Run with the Hunted movie review (2020)

Remember how The Catcher In The Rye opens with Holden Caulfield telling the therapist (or caseworker, who ever it is) that he doesn’t wanna bore him with any “David Copperfield crap?” With Peaches, “Run with the Hunted” gets into Great Expectations crap, with Oscar joining a group of street urchins overseen by grizzly man Mark Boone, Jr., who is himself overseen by moderately smoother crime underboss Ron Perlman. Hell, maybe it’s really just the “Bugsy Malone” variant of “Where The Day Takes You.”

At the halfway point, cute-as-a-button Oscar becomes Michael Pitt Oscar. Playing a grownup criminal street urchin isn’t a stretch for Pitt, and so he does that routine, with adult Peaches, now played by Dree Hemingway, with shaved head and a semi-goth strip-club get-up for working hours. It’s a hardscrabble life for sure, and Perlman’s character is still overseeing it. But a reckoning seems to be in the offing. Director Swab handles this all with due dispatch and an ability that’s a hair or two above what you’d call mere competence. One has to give him that. But not a whole lot more.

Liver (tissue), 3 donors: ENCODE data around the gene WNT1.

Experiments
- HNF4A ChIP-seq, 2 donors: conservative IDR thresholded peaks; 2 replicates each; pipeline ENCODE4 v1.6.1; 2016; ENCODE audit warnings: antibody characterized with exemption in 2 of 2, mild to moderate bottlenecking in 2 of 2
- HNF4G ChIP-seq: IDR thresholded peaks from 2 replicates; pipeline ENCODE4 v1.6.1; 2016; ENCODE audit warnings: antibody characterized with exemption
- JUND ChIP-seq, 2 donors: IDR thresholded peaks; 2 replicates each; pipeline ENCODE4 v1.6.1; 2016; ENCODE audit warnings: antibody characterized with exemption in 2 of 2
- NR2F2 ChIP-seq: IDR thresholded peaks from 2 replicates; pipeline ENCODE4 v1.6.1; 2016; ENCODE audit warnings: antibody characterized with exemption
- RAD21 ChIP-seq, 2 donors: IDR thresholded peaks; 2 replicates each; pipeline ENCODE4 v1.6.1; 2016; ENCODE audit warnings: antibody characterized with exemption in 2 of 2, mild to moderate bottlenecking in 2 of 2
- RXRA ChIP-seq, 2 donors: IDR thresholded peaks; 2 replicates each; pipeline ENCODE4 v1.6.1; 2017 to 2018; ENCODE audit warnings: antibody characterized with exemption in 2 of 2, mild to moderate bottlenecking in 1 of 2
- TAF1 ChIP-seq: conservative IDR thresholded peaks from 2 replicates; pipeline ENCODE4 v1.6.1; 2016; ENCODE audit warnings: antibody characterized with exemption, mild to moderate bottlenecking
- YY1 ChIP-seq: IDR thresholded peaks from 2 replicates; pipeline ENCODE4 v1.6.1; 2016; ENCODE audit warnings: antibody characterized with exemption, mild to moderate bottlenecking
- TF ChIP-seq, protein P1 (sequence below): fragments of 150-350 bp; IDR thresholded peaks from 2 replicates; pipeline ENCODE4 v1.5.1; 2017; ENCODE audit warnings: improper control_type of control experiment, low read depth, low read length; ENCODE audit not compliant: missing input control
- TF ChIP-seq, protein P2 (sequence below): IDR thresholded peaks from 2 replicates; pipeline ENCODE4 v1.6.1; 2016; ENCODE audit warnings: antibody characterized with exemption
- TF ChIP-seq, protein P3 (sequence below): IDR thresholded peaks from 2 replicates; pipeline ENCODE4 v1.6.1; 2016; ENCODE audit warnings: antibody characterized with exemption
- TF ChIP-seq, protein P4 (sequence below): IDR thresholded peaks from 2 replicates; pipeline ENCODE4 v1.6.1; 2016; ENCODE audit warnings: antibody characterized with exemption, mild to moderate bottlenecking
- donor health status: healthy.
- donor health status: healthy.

In any event, a complication arrives in the form of grown-up Loux (Sam Quartin), who takes a job with an amusingly irascible private eye (Isiah Whitlock Jr.) and picks up the trail, there, of her lost childhood friend. Their paths physically cross almost immediately, which is a hair improbable, but also fortunate because it helps this irritating film, with its cheap earnestness and its look-at-me-I’m-an-autodidact literary pretension (the title is a Bukowski lift, oh wow), reach its finale that much faster.

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